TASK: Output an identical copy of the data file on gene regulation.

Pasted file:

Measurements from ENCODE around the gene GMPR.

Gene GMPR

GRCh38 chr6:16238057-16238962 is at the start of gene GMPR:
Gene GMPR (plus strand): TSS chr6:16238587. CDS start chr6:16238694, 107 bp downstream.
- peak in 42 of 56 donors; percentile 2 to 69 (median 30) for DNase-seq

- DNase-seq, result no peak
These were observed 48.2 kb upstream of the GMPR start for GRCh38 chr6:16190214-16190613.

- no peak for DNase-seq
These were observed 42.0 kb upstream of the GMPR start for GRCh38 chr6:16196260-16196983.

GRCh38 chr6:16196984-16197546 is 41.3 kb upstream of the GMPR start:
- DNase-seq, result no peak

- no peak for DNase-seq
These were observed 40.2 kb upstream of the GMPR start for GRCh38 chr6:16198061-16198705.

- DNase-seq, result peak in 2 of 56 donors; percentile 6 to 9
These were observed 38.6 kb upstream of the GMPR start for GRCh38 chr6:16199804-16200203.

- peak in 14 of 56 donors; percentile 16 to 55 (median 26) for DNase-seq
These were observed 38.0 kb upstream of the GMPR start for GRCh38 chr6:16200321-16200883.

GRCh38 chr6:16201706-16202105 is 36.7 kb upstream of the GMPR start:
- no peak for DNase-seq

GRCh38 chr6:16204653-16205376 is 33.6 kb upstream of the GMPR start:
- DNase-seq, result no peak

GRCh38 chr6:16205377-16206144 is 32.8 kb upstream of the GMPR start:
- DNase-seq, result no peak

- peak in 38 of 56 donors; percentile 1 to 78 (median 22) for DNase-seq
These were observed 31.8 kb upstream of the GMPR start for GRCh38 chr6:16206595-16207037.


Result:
Measurements from ENCODE around the gene GMPR.

Gene GMPR

GRCh38 chr6:16238057-16238962 is at the start of gene GMPR:
Gene GMPR (plus strand): TSS chr6:16238587. CDS start chr6:16238694, 107 bp downstream.
- peak in 42 of 56 donors; percentile 2 to 69 (median 30) for DNase-seq

- DNase-seq, result no peak
These were observed 48.2 kb upstream of the GMPR start for GRCh38 chr6:16190214-16190613.

- no peak for DNase-seq
These were observed 42.0 kb upstream of the GMPR start for GRCh38 chr6:16196260-16196983.

GRCh38 chr6:16196984-16197546 is 41.3 kb upstream of the GMPR start:
- DNase-seq, result no peak

- no peak for DNase-seq
These were observed 40.2 kb upstream of the GMPR start for GRCh38 chr6:16198061-16198705.

- DNase-seq, result peak in 2 of 56 donors; percentile 6 to 9
These were observed 38.6 kb upstream of the GMPR start for GRCh38 chr6:16199804-16200203.

- peak in 14 of 56 donors; percentile 16 to 55 (median 26) for DNase-seq
These were observed 38.0 kb upstream of the GMPR start for GRCh38 chr6:16200321-16200883.

GRCh38 chr6:16201706-16202105 is 36.7 kb upstream of the GMPR start:
- no peak for DNase-seq

GRCh38 chr6:16204653-16205376 is 33.6 kb upstream of the GMPR start:
- DNase-seq, result no peak

GRCh38 chr6:16205377-16206144 is 32.8 kb upstream of the GMPR start:
- DNase-seq, result no peak

- peak in 38 of 56 donors; percentile 1 to 78 (median 22) for DNase-seq
These were observed 31.8 kb upstream of the GMPR start for GRCh38 chr6:16206595-16207037.